Before we get to the Chevy ad parody (No. 7, below), let's address the leprechaun in the room: It's St. Patrick's Day today. Happy St. Patty's! Speaking of which ...
1. Here's some big news this morning from the Irish Independent, Ireland's biggest daily newspaper: "Looks like Donald Trump's 'Irish proverb' for Enda Kenny was actually a Nigerian poem." Edward Dracott writes,
Addressing a St Patrick's Day reception, Donald Trump tried to reach out to Ireland, reciting what was widely reported as an "Irish proverb." Standing alongside Irish prime minister Enda Kenny, the US president's recital was an appeal to remember friends that "have stuck by you" – the only problem is, it wasn't Irish and it wasn't a proverb. ... Here's what the president said: "Always remember to forget the friends that proved untrue, but never forget to remember those that have stuck by you." After a little research online it's since been pointed out the words are lifted from a poem called "Remember to forget" written by Albashir Adam Alhassan -- a Nigerian poet.
2. Meanwhile, "US makes formal apology to Britain after White House accuses GCHQ of wiretapping Trump Tower," per The Telegraph of Britain. Or as the U.K's The Sun put it, "SORRY FOR SPICER: White House issues grovelling apology to Downing Street for falsely accusing GCHQ of spying on Donald Trump." Here's a stateside take on the displomatic dust-up via Peter Baker and Steven Erlanger of The New York Times:
The White House has tried to soothe an angry Britain after suggesting that President Barack Obama used London's spy agency to conduct secret surveillance on President Trump while he was a candidate last year. ... A spokesman for Prime Minister Theresa May said on Friday that "we've received assurances from the White House that these allegations would not be repeated." The spokesman would not confirm that the White House had apologized, as the British media reported.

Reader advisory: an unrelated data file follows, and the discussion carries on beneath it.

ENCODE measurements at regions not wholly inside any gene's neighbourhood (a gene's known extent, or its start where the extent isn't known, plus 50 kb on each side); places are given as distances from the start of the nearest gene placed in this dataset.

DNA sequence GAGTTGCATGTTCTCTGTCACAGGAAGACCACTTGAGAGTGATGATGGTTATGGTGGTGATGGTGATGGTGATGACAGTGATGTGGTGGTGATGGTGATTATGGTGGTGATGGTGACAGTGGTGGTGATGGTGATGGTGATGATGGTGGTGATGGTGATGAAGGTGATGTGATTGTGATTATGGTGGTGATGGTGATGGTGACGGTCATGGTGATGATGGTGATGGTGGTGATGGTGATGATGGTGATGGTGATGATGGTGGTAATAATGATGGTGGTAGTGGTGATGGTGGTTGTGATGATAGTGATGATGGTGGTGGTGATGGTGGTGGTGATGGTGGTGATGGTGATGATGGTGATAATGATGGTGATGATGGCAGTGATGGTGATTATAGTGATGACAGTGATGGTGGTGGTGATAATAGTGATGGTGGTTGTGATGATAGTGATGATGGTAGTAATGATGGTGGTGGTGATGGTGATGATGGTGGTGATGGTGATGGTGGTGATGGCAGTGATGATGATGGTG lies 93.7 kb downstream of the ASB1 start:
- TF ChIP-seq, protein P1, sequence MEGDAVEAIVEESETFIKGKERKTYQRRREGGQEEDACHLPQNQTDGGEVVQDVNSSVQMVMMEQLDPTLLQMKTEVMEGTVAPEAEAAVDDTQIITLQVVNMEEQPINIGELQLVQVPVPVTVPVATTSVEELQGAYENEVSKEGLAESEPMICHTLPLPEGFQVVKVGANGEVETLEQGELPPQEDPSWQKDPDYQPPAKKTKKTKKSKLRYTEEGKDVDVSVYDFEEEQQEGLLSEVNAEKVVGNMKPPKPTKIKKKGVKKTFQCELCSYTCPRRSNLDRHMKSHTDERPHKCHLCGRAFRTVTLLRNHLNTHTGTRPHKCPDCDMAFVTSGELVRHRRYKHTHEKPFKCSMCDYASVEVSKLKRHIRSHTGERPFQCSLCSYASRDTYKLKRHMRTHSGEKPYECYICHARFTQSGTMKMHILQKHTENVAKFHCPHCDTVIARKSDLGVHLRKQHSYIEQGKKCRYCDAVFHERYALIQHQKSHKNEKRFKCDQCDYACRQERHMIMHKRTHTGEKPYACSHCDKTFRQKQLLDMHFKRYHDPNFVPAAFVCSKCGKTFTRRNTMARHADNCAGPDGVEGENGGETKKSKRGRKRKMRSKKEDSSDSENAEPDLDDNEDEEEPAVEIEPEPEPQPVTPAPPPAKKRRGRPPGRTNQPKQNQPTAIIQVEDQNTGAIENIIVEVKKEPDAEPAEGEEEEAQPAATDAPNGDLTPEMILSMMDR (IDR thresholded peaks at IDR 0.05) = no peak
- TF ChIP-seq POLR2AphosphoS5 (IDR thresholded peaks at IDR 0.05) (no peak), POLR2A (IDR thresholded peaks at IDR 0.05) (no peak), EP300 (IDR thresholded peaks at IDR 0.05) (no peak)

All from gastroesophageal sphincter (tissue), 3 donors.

3. "The rumbling is that Meredith is the front-runner in the battle to take over Time Inc. and its stable of magazines including Time, People, Sports Illustrated and InStyle," Keith Kelly reports in this morning's New York Post. "Time Inc. is not expected to do a bust-up sale -- although that would not preclude Meredith or anyone else from spinning things off -- but only after a buyer makes a bid for the full company. A winning bid is expected to be around $2 billion -- with assumption of $1.2 billion in debt."
4. SXSW wraps up in Austin this weekend. Are you there? Well, here's what you might have missed, per Vulture's Devon Ivie: "All of These Musicians Were Denied U.S. Entry to Perform at South by Southwest."
5. "The Guardian has withdrawn all its online advertising from Google and YouTube after it emerged that its ads were being inadvertently placed next to extremist material," per a Guardian post. "The content included YouTube videos of American white nationalists, a hate preacher banned in the UK and a controversial Islamist preacher."
6. You will absolutely relate to "Sorry for the Delayed Response," a rather perfect short piece by Susanna Wolff that's currently No. 1 on newyorker.com's Most Popular chart. It begins:
Sorry for the delayed response. I opened your e-mail on my phone while my date was in the bathroom, but then I saw that it required more than a "yes" or "no" reply, decided that was too much work, marked it as unread, and then forgot about it entirely until just now!
I totally meant to respond to this earlier, but I didn't know the answer to your question and I kept not caring enough to ask anyone. Now a weird amount of time has passed, so I'm going to loop Laura (cc'd) into this e-mail thread to see if she can handle this. Laura?
7. And finally, in viral video news, the latest harsh, hilarous spoof of Chevy's "Real People" ads -- another in a series from the Zebra Corner channel on YouTube -- has run up nearly 1 million views in less than 24 hours, and it's currently No. 2 on YouTube's Trending chart. You may want to hug the guy who says, "I have no idea what 'initial quality' means. Initially it's OK, but after that it's a piece of crap? Is that what you're saying here?"
Simon Dumenco, aka Media Guy, is an Ad Age editor-at-large. You can follow him on Twitter @simondumenco.